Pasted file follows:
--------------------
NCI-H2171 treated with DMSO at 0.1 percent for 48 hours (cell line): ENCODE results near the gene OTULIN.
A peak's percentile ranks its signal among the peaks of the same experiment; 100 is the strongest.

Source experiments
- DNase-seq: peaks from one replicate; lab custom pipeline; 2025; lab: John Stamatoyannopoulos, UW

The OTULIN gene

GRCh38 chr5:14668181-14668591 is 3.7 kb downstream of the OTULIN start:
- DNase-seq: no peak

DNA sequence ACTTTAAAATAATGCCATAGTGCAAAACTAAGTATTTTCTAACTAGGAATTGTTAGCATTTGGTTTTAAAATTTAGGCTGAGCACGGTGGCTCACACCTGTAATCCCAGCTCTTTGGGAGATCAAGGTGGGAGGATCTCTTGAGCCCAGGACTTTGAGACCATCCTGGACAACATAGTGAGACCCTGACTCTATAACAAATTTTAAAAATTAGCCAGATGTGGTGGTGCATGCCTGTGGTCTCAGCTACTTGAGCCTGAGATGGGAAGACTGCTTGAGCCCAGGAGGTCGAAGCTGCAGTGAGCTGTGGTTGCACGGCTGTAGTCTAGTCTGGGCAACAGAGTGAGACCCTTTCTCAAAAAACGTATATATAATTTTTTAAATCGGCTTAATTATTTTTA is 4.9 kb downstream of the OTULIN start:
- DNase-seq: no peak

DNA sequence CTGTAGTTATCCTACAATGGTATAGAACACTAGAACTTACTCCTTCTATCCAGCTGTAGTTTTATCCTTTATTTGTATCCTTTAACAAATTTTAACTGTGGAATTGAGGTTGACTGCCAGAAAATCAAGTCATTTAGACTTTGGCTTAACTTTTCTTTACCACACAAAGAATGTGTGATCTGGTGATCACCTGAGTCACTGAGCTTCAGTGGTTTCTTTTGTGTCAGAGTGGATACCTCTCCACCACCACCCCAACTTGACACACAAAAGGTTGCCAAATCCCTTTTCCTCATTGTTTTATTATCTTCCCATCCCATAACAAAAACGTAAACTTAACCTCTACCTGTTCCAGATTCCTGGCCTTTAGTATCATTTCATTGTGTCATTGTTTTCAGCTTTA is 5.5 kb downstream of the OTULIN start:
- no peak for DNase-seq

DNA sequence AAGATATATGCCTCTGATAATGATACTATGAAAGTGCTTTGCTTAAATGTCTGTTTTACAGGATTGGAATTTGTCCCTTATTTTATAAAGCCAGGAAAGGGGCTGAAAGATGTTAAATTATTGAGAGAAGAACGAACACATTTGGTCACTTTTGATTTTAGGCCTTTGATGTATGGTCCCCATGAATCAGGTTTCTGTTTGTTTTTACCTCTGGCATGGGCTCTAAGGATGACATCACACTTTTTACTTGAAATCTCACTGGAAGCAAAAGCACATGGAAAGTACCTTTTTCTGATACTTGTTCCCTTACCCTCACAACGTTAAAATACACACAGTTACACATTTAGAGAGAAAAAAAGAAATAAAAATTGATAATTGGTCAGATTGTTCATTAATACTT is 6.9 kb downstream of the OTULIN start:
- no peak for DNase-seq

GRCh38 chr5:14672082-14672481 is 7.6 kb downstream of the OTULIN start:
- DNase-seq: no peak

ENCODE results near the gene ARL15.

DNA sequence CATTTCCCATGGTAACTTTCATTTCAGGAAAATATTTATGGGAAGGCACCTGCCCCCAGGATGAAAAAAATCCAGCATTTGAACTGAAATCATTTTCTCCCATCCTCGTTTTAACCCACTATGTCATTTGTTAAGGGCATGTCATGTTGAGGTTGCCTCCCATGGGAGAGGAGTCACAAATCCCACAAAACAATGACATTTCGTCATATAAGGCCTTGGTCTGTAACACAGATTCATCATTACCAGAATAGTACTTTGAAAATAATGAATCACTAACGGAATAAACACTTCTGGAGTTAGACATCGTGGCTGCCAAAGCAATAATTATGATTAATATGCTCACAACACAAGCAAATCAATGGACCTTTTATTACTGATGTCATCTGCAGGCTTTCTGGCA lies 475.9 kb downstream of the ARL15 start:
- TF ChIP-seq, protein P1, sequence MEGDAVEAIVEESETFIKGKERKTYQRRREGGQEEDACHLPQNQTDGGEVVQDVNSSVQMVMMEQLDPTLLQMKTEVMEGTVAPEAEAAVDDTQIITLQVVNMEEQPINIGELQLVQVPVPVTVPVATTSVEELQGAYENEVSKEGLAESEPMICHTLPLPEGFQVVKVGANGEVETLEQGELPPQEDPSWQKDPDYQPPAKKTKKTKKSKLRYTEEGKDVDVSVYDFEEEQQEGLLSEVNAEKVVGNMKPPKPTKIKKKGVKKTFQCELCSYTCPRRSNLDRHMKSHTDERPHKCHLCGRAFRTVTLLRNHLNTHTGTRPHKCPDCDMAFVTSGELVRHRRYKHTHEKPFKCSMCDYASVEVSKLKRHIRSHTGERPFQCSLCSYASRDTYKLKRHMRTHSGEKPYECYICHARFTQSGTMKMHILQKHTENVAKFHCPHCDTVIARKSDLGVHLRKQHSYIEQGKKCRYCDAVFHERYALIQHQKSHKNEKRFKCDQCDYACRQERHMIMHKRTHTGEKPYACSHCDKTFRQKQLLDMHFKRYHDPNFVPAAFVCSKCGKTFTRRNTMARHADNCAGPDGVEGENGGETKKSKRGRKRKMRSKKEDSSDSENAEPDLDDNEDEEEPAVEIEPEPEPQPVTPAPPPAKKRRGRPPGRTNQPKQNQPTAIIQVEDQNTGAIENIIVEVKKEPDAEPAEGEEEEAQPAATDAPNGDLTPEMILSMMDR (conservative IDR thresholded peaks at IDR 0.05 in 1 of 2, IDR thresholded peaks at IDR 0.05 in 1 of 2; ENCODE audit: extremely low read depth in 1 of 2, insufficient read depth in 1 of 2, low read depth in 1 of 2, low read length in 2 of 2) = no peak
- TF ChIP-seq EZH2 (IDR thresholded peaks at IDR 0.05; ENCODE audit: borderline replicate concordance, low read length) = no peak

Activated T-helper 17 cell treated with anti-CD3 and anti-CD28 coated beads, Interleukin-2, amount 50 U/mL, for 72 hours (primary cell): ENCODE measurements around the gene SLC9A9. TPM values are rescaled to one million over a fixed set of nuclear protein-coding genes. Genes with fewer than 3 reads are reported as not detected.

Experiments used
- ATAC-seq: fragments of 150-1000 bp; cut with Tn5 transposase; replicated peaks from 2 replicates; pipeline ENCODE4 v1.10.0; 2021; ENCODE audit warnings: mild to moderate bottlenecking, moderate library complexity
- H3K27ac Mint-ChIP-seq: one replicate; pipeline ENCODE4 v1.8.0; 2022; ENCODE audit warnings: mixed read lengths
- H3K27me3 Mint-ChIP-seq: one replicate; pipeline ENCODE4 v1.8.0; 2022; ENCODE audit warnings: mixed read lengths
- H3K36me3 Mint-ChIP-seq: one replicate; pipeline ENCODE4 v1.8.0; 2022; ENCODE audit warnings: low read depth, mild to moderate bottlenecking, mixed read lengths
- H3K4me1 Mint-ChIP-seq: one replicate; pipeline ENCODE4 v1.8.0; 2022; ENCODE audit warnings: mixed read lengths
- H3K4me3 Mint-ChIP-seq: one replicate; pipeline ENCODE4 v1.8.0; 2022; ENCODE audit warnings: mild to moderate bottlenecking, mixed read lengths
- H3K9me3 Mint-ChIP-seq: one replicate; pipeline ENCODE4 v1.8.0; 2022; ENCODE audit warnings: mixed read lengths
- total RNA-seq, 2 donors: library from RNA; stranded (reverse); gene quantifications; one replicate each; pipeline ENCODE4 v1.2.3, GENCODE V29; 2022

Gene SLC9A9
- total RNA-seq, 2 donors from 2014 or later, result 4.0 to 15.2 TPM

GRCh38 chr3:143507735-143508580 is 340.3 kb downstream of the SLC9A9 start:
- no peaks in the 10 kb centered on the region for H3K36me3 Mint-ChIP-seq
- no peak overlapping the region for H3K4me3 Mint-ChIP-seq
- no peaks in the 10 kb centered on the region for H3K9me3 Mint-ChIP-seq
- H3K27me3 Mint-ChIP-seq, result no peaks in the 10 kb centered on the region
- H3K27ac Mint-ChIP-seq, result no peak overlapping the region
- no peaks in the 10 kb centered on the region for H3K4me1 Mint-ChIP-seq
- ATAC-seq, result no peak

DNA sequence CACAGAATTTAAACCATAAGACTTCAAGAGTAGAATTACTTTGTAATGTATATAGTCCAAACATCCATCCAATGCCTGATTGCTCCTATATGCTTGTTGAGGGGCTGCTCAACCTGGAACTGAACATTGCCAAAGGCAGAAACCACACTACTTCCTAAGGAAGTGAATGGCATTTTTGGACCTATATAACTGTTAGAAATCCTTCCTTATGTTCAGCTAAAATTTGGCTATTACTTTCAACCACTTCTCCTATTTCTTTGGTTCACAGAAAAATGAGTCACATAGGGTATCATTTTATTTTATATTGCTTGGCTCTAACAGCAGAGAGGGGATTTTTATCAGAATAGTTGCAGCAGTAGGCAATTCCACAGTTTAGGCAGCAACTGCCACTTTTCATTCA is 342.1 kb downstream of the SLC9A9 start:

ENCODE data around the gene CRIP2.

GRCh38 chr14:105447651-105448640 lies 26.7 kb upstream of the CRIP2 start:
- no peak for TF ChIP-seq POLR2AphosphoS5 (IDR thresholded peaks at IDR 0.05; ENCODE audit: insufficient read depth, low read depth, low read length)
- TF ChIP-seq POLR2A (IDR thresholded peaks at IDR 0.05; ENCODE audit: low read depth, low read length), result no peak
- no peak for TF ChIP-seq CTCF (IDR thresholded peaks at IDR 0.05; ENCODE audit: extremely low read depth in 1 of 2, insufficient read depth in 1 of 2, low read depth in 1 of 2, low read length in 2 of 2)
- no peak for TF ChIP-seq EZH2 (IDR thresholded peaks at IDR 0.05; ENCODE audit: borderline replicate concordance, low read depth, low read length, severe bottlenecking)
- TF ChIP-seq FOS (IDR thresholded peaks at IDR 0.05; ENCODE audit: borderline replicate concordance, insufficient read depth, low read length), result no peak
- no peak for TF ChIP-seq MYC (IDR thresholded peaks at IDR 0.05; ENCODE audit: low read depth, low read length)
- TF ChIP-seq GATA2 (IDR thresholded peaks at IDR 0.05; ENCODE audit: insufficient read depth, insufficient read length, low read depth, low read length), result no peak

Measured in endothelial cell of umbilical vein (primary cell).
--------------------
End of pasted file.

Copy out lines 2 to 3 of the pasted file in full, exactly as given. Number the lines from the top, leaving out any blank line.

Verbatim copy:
A peak's percentile ranks its signal among the peaks of the same experiment; 100 is the strongest.

Source experiments